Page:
Fantasy Relevance: This is a guy you want to draft and stash.

Nick Pratto, 1B, Kansas City Royals
6-1, 215 
Bats: Left
Age: 22
Pratto was the Royals 14th overall pick out of high school in the 2017 draft, and they gave him a signing bonus of $3.45M.

Pratto played this season at Double-A as well as Triple-A and hit .257/.381/.568 with 29 homers and 83 RBI in 494 plate appearances. He struck out 142 times and walked 76 times.

While the strikeouts are a concern, he certainly did show more power than projections showed at the time he was drafted. True, he was known to be among the best high school hitters in that draft, but his home run rate this year has to be putting a smile on the faces of the Royals brass.

Surprisingly, Pratto is known as a very good baserunner but not because of blazing speed. In fact, his speed is below average, but he runs the bases very well. He could be a rare first baseman capable of stealing bases.

Kansas City is a tough home run park, but look at what Salvador Perez has done this year. A lefty hitter may lean more toward gap power, though.

While the Royals won't rush Pratto (see Bobby Witt), it is very clear that Pratto is on the path to take over first base for Kansas City as early as 2023. Scouting Grade: 55

Fantasy Relevance: Any time I can get a first baseman with power as well as the capability of stealing some bases, I'm in. I think this guy has a really, really bright future. However, he will have to show us he can hit those homers next year for a longer period of time at Triple-A.

Ezequiel Tovar, SS, Colorado Rockies
6-0, 162
Bats: R
Age: 20
The Rockies gave Tovar a signing bonus of $800,000 when they signed the athletic shortstop out of Venezuela in 2017. He was one of three shortstops the team signed with international bonus money that year, with Tovar getting the highest bonus.

The Rockies signed Tovar when he just turned 16, but he has been flying through the team's development program at an aggressive pace.

Tovar is viewed as yet another exceptionally talented Venezuelan shortstop, with superb defensive skills and a very strong and powerful throwing arm. He may be viewed more as a defensive utility player than as a regular. Much will depend on how his bat progresses going forward. Clearly, his hitting stats this season may push Tovar beyond a utility player status. It has for me.

As of this writing, Tovar is the Rockies highest ranking prospect shortstop.

Playing this season at Low Class-A and Class-A Advanced, Tovar has hit .286/321/.468, which is helping him establish himself as a viable hitter. He has 14 home runs and 71 RBI in 464 plate appearances. Tovar has struck out only 57 times and walked just 17 times, which could be an issue moving forward.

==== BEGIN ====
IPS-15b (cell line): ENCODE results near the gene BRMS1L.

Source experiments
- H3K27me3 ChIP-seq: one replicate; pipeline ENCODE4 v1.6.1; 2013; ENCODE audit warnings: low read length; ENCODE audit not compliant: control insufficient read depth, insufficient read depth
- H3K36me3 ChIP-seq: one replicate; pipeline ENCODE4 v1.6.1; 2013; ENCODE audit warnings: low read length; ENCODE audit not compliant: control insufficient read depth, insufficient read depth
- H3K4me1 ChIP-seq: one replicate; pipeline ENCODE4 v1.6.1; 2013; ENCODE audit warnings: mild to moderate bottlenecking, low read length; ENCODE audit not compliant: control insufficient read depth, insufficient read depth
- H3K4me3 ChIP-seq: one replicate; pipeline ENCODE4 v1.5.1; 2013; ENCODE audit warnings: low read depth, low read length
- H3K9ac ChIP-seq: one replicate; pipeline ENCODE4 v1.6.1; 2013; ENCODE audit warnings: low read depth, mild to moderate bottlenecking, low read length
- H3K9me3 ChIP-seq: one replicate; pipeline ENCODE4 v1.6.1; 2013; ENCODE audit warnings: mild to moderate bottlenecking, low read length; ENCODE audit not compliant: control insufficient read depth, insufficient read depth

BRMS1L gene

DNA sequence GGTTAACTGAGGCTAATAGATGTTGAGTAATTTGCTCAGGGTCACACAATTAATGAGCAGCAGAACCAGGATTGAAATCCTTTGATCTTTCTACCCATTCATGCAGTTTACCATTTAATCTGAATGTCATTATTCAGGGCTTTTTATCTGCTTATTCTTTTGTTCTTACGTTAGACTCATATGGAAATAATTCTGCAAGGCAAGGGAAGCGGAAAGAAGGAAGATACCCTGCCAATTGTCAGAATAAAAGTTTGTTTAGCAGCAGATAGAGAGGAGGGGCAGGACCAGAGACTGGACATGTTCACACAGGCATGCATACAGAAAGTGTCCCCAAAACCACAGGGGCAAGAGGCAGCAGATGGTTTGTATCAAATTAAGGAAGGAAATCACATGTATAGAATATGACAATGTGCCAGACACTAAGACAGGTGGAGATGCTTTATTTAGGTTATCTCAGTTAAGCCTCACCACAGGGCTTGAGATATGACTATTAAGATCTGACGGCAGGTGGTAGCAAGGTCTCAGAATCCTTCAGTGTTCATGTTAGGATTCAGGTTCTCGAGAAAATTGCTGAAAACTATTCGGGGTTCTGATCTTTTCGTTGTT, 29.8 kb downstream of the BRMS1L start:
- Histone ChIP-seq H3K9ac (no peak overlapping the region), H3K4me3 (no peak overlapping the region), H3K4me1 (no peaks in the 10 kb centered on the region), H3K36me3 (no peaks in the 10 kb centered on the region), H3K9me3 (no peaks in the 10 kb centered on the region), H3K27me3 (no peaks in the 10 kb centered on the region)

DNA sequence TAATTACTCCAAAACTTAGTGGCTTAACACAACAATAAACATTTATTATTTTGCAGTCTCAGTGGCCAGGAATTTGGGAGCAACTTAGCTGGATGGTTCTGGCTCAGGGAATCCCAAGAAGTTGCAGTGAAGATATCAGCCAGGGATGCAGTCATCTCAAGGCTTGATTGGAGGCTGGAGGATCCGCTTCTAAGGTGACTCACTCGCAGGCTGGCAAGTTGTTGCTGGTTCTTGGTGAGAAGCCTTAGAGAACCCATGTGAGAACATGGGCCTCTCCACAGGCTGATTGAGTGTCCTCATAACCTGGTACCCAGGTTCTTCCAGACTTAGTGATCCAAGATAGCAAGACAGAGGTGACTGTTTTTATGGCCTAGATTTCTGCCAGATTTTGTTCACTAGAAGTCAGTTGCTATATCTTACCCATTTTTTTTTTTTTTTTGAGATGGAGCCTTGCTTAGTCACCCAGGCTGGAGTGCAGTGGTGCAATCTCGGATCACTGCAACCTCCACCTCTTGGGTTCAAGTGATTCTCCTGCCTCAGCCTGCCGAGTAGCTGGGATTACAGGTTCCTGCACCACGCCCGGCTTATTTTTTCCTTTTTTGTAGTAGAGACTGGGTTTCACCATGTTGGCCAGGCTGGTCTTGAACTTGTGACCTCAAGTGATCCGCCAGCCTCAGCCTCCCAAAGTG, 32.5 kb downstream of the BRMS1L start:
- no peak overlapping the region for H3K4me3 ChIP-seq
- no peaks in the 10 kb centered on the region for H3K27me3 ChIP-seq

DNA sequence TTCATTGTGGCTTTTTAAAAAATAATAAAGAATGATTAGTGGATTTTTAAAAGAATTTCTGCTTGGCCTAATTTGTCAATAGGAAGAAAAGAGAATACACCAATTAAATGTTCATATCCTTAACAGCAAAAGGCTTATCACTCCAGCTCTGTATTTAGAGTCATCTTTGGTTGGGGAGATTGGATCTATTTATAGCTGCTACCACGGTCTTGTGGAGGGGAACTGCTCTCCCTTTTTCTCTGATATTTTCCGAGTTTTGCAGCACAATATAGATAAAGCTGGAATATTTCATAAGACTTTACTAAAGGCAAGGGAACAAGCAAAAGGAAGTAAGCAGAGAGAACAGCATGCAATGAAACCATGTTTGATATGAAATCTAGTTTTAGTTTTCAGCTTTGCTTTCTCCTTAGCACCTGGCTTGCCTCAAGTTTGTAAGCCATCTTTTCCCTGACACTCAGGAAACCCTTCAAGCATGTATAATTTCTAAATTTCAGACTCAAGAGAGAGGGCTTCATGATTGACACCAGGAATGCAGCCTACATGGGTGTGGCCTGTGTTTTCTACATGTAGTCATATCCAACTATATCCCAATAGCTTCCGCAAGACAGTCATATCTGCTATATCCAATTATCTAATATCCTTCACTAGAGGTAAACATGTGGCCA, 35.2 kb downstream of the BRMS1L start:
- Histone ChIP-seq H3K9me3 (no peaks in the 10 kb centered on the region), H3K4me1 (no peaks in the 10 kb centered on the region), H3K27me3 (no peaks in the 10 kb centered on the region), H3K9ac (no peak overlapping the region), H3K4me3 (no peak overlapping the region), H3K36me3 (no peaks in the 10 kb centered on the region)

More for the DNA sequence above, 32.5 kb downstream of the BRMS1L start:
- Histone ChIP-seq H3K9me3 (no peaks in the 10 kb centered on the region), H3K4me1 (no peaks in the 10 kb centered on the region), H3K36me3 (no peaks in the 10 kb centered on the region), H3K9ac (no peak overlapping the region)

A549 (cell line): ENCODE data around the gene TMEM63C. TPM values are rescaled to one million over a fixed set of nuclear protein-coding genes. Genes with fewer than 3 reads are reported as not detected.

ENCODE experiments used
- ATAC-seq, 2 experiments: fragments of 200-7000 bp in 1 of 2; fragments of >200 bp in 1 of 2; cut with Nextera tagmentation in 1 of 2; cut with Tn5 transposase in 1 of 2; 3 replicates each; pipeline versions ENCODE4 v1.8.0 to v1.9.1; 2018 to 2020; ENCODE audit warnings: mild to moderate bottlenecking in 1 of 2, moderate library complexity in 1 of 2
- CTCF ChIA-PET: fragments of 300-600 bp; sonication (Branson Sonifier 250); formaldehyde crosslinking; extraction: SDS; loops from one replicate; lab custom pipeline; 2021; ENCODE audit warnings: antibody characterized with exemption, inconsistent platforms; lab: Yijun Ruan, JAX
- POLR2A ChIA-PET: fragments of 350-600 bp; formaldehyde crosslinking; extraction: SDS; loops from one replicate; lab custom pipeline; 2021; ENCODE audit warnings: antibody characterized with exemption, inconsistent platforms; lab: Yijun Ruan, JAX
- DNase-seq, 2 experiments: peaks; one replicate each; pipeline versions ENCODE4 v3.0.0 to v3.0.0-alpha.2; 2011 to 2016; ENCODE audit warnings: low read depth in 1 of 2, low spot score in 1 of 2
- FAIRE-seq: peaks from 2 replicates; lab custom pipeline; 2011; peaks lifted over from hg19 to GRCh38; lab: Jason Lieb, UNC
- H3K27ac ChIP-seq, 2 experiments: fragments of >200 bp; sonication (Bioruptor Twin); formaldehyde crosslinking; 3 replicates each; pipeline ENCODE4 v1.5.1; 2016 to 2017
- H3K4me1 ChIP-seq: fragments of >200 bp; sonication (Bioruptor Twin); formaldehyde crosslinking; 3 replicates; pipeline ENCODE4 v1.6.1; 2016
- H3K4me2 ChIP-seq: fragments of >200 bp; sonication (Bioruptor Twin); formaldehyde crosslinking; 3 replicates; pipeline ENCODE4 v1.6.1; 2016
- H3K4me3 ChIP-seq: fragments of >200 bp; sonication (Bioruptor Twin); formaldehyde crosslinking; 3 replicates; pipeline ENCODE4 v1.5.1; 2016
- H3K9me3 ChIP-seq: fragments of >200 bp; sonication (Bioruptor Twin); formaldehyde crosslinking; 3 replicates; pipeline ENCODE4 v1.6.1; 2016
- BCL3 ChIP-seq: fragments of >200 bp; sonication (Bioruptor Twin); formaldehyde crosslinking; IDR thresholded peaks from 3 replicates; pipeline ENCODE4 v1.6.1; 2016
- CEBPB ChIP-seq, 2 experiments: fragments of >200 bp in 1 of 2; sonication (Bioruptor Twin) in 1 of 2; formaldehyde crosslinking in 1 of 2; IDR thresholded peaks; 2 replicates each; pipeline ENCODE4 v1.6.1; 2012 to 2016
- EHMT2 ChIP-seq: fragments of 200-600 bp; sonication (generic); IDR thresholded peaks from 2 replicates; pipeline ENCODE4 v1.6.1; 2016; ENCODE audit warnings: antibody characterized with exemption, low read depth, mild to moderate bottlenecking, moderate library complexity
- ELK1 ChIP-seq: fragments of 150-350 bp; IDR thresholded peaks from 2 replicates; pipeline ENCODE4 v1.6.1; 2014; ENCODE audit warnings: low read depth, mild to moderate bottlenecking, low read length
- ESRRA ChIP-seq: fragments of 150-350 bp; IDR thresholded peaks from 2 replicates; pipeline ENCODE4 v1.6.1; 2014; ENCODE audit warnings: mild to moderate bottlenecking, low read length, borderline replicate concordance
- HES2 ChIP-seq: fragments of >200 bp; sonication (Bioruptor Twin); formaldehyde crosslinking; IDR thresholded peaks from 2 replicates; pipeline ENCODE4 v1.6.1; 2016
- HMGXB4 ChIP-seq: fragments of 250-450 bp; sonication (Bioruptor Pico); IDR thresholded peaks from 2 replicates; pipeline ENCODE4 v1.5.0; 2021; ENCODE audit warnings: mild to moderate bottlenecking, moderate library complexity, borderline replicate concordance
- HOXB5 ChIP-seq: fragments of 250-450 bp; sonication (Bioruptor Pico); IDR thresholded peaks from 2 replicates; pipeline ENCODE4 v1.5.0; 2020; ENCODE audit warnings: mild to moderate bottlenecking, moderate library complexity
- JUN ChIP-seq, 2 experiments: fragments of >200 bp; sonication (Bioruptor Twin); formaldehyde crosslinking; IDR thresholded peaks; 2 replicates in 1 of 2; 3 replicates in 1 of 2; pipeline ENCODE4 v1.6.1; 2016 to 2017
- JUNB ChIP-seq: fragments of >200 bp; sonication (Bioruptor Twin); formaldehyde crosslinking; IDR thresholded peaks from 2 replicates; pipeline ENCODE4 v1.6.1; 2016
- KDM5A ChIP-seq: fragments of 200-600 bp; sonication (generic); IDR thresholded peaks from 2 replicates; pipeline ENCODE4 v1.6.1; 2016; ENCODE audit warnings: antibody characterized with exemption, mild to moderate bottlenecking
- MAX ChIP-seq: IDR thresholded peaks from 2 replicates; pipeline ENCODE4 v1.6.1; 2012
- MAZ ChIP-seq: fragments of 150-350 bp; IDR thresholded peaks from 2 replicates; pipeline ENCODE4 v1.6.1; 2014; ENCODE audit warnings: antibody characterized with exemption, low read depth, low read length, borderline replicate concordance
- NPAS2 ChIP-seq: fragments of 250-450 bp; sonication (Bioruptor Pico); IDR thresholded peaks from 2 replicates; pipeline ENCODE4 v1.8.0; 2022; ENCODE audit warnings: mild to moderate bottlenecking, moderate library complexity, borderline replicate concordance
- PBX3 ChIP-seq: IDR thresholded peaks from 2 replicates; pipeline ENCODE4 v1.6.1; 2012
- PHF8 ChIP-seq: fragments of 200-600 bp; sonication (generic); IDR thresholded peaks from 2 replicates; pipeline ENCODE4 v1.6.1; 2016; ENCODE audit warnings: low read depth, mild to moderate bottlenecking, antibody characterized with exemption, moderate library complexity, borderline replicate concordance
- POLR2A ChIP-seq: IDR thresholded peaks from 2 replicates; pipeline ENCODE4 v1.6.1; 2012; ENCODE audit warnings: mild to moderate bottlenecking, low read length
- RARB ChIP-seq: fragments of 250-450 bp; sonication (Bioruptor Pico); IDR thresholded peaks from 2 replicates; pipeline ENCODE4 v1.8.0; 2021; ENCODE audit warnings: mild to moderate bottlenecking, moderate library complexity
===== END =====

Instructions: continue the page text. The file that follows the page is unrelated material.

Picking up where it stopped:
Without question, Tovar has really opened eyes with not only his bat-to-ball skills but his power. Can he keep it up as he advances against better quality pitching? Scouting Grade: 50

Fantasy Relevance: Tovar's season forces us to look at him as a viable future shortstop for the Rockies. If his power and batting skills continue to improve, he should be considered.

Austin Wells, C, New York Yankees
6-2, 220
Bats: Left
Age: 22
Austin Wells was actually selected twice by the New York Yankees. They chose him in the 35th round of the 2018 draft, but he failed to sign and went to the University of Arizona. 

Wells was there again for the Yankees with the 28th selection in the 2020 draft, and he signed for $2.5M.

Wells played this year at Low Class-A as well as Class-A Advanced. He hit .263/390/.477 with 16 homers and 76 RBI. He struck out 113 times but walked an amazing 70 times. That's a fantastic indicator of plate discipline, pitch recognition and patience.

Wells is the highest ranking catcher in the Yankees organization. He has the left-handed power that will fit perfectly for the short right field porch at Yankee Stadium. He should also hit for a good batting average.

The problem right now is Wells' defensive liabilities. Sound familiar? The Yankees have the same issues with Gary Sanchez.  Wells has below-average arm strength and needs a great deal of work on his throwing mechanics. He isn't very mobile behind the plate, which doesn't help. It will take a great deal of work on those mechanics as well as blocking balls for Wells to progress as a full-time catcher. 

Wells is also capable of playing elsewhere. He could end up as a first baseman or left fielder if the Yankees are not satisfied with his play behind the plate. But there is little doubt he will be able to hit big league pitching. Scouting Grade: 50

Fantasy Relevance: A left-handing hitting prospect in the Yankees organization always gets my attention. He's a first-round pick. He'll play somewhere. I think it is safe to grab and stash him.

MJ Melendez, C/DH, Kansas City Royals
6-1, 190
Bats: L
Age: 22
The Royals drafted Melendez out of high school in Miami in the second round of the 2017 draft. He received a $2.1m signing bonus, which was well above slot.